Do you have a return policy for your New Year resolutions?

Do you have a return policy for your New Year resolutions?

2018 is almost over so it’s natural to look forward to the coming year and consider what may be different. It’s a New Year, so do you want to be a “new you”? If so, what are your New Year’s resolutions for 2019?

But how many times have you started the year full of hope that you will achieve your resolution, and then crashed and burned within weeks or even days of starting? Failing to keep our resolutions happens all too often, I can speak from experience here! And research backs this up – a 2007 study showed that 88% of people failed to keep their New Year’s resolutions.

When we try to change, or attempt to learn something new, we all know that failure is a possibility. Sometimes this can put us off from even trying, but there is a way to fight back:

Once you have decided what your New Year’s resolution will be, why not also determine its return policy?

When we buy something, and it doesn’t work out, we usually don’t feel bad and beat ourselves up about it. Instead, we acknowledge it’s not quite right and then return it or exchange it for something else. Why not create your own resolution return policy so, if your resolution isn’t working out as planned, you can avoid the feelings of failure and move on?

Now I’m not saying that you shouldn’t give your resolution your best shot. You should try to set yourself up for success as much as you can, but sometimes the unexpected happens, or we overestimate what we can do, or it’s just the wrong resolution for us. In that case, being able to return or exchange our resolution means that we can look at it as a learning experience for ourselves, instead of a failure.

So, let’s look at the 4 simple questions to help you create your own Resolution Return Policy, and you can download your own Resolution Return form to complete here.

How long will you give yourself?

Most return policies have a time limit, so how long will you give yourself to really try to make that change in your life?

If you google how long it takes to change a habit, or make a new one, then you may think that 21 days is all it takes. However, researchers at University College London found that it can take anywhere between 18 and 254 days to change a habit, with the median time being 66 days.

This research indicates that giving yourself at least 60 days, or even better 90 days, is the best idea.

What “receipt” do you need?

When returning a product, the retailer often requires a receipt as proof of purchase. In this case, what evidence will you require from yourself that you really tried to keep your resolution?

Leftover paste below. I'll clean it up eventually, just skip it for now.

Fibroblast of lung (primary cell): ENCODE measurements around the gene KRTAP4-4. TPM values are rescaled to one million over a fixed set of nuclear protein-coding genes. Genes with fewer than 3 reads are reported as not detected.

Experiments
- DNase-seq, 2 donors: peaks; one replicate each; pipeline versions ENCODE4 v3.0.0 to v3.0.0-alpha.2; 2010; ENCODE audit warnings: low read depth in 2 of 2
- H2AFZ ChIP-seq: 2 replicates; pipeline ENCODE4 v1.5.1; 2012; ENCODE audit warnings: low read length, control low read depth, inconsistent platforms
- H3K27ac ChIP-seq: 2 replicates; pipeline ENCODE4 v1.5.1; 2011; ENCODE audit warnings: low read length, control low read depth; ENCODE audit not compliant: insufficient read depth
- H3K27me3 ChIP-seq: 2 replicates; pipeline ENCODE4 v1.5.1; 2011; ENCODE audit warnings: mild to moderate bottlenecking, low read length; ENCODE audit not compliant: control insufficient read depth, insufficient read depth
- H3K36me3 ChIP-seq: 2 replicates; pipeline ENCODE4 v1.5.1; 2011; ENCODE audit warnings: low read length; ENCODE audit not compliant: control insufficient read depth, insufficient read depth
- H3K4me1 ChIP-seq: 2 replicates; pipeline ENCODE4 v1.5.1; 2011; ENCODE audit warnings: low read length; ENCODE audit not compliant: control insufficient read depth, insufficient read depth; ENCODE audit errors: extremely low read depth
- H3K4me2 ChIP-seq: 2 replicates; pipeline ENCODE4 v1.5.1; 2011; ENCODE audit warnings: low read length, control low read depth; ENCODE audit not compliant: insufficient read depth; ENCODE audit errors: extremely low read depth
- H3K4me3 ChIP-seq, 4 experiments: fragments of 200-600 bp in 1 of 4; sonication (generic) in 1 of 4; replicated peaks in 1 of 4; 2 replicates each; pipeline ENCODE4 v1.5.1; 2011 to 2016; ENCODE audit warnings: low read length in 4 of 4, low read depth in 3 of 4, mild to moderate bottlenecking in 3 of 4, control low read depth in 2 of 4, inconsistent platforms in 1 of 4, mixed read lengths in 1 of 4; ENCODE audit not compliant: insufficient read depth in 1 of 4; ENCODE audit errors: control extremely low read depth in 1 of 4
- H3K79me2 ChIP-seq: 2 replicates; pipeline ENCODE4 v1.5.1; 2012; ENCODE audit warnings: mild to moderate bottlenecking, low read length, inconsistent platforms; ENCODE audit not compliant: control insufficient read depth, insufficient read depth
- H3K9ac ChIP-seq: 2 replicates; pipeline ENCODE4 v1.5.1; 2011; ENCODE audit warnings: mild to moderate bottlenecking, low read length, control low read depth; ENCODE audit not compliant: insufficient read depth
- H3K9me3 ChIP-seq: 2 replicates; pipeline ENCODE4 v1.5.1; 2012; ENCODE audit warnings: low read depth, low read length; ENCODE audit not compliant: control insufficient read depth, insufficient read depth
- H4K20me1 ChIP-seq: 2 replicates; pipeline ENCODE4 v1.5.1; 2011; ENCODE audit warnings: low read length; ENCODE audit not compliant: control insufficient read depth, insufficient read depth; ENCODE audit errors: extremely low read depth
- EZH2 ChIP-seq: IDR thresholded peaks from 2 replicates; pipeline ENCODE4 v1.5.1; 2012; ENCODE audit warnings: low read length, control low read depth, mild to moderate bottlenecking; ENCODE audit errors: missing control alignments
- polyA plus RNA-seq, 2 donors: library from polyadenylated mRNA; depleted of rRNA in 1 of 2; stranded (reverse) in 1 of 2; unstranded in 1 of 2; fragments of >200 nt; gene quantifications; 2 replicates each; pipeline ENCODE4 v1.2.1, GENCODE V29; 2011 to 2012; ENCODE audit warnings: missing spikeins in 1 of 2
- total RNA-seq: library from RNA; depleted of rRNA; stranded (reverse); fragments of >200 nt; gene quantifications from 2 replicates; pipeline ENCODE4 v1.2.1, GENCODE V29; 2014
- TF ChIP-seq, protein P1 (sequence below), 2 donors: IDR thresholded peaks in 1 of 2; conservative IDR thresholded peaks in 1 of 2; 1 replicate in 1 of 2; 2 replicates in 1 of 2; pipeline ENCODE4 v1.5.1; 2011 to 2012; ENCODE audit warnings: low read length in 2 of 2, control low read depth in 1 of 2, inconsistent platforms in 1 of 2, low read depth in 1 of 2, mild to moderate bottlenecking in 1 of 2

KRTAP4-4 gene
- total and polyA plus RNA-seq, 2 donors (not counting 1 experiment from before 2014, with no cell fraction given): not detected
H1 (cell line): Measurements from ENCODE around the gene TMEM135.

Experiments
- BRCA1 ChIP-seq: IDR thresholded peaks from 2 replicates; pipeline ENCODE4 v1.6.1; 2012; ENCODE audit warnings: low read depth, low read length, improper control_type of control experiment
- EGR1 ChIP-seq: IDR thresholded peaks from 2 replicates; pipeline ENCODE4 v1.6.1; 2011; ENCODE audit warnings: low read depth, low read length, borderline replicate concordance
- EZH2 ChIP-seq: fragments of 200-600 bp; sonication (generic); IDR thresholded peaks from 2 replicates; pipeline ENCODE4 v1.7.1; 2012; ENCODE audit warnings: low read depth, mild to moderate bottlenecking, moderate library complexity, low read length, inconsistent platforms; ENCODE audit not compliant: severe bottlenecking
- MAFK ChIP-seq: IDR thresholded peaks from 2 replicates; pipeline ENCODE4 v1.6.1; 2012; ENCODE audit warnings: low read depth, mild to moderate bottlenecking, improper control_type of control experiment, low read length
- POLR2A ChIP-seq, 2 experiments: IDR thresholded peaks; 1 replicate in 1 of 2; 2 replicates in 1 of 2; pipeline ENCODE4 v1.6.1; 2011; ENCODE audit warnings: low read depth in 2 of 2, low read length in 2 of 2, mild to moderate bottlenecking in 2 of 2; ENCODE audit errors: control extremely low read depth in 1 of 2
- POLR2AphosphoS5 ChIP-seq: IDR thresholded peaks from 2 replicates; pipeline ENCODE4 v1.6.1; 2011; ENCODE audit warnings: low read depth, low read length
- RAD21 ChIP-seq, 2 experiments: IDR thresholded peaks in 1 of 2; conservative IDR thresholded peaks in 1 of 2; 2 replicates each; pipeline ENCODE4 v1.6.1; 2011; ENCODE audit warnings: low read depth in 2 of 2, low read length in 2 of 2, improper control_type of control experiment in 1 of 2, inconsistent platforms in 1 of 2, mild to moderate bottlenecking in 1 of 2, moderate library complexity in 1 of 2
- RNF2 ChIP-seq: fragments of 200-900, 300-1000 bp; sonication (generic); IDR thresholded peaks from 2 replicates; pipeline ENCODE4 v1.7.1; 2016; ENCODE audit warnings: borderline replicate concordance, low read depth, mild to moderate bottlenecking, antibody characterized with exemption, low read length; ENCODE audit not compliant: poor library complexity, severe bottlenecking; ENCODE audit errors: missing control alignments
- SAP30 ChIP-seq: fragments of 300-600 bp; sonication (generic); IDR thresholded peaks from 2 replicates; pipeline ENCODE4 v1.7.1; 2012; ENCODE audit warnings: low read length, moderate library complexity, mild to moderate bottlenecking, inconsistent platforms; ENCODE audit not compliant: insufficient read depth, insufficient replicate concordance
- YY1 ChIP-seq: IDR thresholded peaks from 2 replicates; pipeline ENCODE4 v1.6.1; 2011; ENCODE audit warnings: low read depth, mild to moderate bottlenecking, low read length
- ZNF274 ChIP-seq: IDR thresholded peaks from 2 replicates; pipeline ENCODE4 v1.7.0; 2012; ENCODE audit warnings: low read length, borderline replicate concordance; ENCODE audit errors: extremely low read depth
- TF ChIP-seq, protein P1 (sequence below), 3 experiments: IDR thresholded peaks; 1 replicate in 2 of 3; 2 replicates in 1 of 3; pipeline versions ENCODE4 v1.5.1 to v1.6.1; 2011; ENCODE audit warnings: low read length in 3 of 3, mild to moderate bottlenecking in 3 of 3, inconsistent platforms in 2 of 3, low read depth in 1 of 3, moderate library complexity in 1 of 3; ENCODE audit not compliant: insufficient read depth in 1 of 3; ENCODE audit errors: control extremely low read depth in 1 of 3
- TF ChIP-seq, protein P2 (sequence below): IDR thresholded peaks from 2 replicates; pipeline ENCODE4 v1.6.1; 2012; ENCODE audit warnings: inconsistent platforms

Depending on your resolution it could be a detailed diary tracking minutes exercised, or food consumed, or it could be a simple as a check mark on a calendar.

Whatever it is, having some form of record is a good idea as you’ll be able to see what you did achieve. Plus, it can also help you learn about where your struggles may be – for example, perhaps you resolved to stop eating fast food and yet you find yourself stopping at McDonald’s after a bad day at work. Now that you know a stressful day triggers this bad habit, you can find other ways to unwind.

Will it be a return or an exchange?

Will you allow yourself to return your resolution (i.e. totally quit)? Or will you exchange it for a new resolution? Or the same resolution but in a different size? For example, if exercising 5 times a week is proving too hard, perhaps exchange it for a resolution to exercise 3 times a week instead? In this example, you are switching to a more achievable goal in place of giving up altogether. To put it another way; you can still feel good about going 3 times a week, and it is way better than zero!

Will you charge a “restocking fee”?

According the goal setting site, Stickk: “Financial stakes increase your chances of success by up to 3x” so charging yourself a “fee” to return your resolution may help you stick to it. This fee could be money you pay to a charity, a friend or something you set up at a site like – it’s totally up to you!

If you’re looking for some additional help with resolutions, then Richard Wiseman (who led the 2007 study on resolutions) has these tips to increase your chance of success:

Examples of 'bad’ resolutions - be more specific!

Examples of 'bad’ resolutions - be more specific!

  1. Only make one resolution at a time.

  2. Don’t rush choosing a resolution – take some time to think about what you really want to achieve.

  3. Start fresh – choose a resolution you haven’t tried before.

  4. Make your resolution specific – so don’t just say what you’ll be doing, also include when, where and how.


If your resolution includes making a new habit, or breaking an old one, then I recommend you check out Charles Duhigg’s great book: “The Power of Habit”.

To help you keep on track with your resolution, check out “Struggling with A Goal? 10 Ideas to Keep You on Track”.

Lastly, going public with your resolution can help you succeed, so feel free to share your 2019 goals in the comments below!

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